This loosely based upon a family story handed down. One more of my story/poems . So some parts will be in poetry form , other parts in prose form.


My great grandmother was Irish, of the south

Her father sold horses and pony's, he had a daughter unwed

Bridget my name

My great grandfather was of the North Wales, Victorian, old school

A trader of horses and pony's owned one farm, (a ranch), rented a second

One day he decided to take a wife a colleen, had taken his eye

Bridget fitted what he had in mind

A smile so bright and worm, a ready laugh, a girlish giggle

Great grand father, thought ; '' 'I'll cure her of all that nonsense! ''
'' See if I don't!"

Her hair as black as a ravens wings, how her hair flew with the wind

He decided she'd do for his wife

He told her father, of his wish to marry his daughter

The father, listened to the trader, at length

'' Well I'll have a word with Bridget, I'll see what she says ''

'' She'd do what I tell her! ''

'' It will cost you a dowry, thee knows! ''

'' I''ll see thee right, when I return ''

'' Right next time your hear I'll let ye know ''

The father had a talk with Bridget, she was not over keen

He were as fat as a pig, stank like one too, not that much of a catch in looks

Worth a bob or two in his bank account

Now, Bridget, had been seeing, secretly, been courted by Kieran, a darling man

Kieran, was tall dark and so handsome, other lads, were envious

Some were to be honest damned right jealous of his good looks

He sang how sang, Kieran could charm the very birds from the trees

Even the cows, and sows, come to that

Bridget, to could sing, both sang together, in duet, falling in love

Day by day

They'd dance, Bridget, would dance as Kieran sang his songs

Some were his own, he sang as he courted Bridget

Then he'd ask Bridget to sing, then Kieran would dance to the song she sang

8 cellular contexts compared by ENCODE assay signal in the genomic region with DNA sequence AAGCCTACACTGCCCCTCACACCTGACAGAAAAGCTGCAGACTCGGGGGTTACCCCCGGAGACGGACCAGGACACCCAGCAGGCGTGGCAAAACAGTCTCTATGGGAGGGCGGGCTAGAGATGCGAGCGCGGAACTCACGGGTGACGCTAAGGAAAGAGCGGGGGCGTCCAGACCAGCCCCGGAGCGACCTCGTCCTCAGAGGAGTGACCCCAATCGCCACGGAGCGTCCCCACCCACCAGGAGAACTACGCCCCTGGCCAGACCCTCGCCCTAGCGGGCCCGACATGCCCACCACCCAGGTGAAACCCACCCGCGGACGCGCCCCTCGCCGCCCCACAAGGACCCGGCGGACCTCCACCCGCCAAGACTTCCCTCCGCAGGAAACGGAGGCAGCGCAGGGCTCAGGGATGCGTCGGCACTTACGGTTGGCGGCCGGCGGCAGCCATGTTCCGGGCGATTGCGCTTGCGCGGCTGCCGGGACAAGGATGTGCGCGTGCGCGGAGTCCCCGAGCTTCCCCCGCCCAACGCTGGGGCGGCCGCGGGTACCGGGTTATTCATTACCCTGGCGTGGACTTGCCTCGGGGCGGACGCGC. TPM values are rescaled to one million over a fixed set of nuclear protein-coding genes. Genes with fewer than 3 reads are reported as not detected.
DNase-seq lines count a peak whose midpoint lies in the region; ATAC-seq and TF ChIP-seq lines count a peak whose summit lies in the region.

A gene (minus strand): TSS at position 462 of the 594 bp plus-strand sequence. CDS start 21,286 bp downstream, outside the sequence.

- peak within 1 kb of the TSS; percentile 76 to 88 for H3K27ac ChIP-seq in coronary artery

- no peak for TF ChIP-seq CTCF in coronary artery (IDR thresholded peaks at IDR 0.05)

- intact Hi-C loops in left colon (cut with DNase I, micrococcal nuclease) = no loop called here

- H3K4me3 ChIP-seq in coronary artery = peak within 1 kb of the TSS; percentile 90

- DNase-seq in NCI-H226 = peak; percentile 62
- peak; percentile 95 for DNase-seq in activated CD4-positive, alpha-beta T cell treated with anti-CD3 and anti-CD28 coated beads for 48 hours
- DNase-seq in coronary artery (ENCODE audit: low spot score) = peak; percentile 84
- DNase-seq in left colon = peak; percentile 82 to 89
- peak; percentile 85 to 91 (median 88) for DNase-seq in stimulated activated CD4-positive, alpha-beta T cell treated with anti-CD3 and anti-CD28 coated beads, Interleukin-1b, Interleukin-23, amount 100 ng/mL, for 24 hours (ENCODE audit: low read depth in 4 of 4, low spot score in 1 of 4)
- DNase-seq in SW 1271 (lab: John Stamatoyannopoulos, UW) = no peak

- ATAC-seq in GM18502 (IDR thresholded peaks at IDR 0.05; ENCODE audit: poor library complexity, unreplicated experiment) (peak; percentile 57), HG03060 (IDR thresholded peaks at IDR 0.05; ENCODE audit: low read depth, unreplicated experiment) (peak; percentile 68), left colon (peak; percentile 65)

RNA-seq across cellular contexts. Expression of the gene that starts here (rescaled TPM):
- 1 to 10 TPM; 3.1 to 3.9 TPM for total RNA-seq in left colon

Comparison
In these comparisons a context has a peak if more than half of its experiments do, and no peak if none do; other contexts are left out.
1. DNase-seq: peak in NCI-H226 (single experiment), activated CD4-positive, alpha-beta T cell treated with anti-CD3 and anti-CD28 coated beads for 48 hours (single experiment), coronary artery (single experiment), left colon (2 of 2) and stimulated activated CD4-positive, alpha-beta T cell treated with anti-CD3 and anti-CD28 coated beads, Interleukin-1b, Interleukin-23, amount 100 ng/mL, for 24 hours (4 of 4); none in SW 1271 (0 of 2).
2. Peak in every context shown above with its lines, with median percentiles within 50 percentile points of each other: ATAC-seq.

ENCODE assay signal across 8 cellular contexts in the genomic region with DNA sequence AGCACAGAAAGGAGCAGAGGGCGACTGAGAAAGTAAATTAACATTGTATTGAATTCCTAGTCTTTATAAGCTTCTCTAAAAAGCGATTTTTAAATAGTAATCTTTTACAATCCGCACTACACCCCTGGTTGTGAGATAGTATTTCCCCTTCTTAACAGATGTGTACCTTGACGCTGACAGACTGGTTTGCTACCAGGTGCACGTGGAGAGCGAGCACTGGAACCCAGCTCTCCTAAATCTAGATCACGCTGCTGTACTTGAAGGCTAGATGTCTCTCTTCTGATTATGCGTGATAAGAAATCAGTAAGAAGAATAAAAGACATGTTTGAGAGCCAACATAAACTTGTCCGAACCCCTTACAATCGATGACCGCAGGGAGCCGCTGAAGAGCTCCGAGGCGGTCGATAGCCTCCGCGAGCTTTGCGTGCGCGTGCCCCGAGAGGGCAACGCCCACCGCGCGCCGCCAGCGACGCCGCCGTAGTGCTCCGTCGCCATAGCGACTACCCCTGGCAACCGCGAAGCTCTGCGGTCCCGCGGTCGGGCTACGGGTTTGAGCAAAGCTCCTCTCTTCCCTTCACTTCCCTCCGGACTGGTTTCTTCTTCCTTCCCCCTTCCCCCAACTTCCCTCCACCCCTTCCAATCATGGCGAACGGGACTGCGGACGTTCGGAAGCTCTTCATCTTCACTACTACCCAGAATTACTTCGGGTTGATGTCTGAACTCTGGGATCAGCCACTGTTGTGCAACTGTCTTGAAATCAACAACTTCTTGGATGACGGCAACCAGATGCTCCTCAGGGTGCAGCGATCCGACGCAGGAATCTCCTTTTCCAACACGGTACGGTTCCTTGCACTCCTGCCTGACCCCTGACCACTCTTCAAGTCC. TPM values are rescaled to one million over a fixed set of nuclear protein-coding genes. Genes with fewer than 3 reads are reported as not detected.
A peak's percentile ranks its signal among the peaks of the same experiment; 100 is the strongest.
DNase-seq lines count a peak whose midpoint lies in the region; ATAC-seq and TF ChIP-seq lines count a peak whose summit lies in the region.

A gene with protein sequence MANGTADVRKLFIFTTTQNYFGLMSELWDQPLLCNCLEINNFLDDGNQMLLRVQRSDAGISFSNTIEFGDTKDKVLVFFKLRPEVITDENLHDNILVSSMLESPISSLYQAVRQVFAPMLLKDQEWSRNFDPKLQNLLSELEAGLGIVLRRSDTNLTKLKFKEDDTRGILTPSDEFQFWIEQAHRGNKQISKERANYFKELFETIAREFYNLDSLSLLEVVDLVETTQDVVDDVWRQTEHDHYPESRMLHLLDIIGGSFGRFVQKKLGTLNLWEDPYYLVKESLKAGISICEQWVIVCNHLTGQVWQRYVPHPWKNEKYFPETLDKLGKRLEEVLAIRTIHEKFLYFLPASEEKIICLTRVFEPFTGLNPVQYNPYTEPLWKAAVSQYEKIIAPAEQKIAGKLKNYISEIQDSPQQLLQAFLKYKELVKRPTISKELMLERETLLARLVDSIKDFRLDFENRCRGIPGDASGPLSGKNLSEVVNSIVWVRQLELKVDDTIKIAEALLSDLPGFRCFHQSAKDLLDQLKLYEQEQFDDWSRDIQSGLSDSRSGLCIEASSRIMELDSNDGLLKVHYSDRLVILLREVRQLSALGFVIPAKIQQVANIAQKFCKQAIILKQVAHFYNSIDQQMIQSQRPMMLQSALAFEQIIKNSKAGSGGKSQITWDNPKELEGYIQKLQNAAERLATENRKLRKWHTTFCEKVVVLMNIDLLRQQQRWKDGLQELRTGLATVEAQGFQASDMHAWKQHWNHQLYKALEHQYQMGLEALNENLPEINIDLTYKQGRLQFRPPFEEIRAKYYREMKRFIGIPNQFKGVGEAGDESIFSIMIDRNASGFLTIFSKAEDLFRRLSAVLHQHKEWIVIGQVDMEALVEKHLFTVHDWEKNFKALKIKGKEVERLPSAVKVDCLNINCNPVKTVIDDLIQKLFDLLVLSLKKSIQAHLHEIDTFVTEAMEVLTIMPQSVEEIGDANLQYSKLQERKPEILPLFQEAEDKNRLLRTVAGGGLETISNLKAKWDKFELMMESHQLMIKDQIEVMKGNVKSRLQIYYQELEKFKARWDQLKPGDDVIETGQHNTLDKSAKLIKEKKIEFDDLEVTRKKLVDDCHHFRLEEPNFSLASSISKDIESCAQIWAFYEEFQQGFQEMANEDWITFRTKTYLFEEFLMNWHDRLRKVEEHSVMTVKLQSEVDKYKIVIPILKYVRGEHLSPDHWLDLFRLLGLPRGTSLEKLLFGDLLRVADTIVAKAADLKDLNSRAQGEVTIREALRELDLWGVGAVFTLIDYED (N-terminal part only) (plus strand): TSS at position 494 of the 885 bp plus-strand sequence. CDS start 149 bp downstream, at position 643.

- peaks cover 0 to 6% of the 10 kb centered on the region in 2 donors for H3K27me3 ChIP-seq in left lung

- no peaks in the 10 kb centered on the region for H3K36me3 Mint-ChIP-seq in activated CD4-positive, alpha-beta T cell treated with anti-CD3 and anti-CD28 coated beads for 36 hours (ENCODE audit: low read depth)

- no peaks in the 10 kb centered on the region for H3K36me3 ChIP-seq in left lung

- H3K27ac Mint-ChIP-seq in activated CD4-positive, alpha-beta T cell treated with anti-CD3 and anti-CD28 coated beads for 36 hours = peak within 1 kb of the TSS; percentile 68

Deeper and deeper in love day by day


For Bridget loved another, Kieran as bye now you know

Bidget, could not tell her father this, for Kieran worshiped at the '' wrong ''

Church, never the twain could wed, her father could not, would ever allow



Then, Bridgets father, with his anger spent said: '' Look, Bridget '' - '' you will be better of away from old Ireland ''

'' Not so long ago the hunger took your mammy '' '' she died giving birth to ye ''

'' The hunger, could come back '' - '' I can na look affter ye like I should ''

'' You must go with him, make the best it, my darling girl ''

Time passed, the time had come for the expectant husband to be

to go back to Ireland to get more

Stock, and find out the decision, was he going back with a wife on his wagon?

With him, he had a hundred sovereign in silver coins, the dowry

Duly he met the father, after due niceties, the Welshman, got down to

Business '' so what's it to be? '' '' Aye, Bridget, will be thees wife ''

The Welsh man duly handed over the hundred silver sovereigns

'' I recon that will meet with your acceptance '', the father counted

'' Aye that will do '' - '' now you look affter Bridget '' - '' aye that I will ''

Bridget, reluctantly climbed on board the waggon sat beside her husband to be

Kieran, were in her mind, there farewell were full of tears, Bridget, sobbed

Her hart breaking, a woman had not the freedom to love as her hart decided

As Kieran was of the '' wrong '' church, Bridget, was left with no option

Bridget, sat quiet, no more tears to shed, those remained deep inside her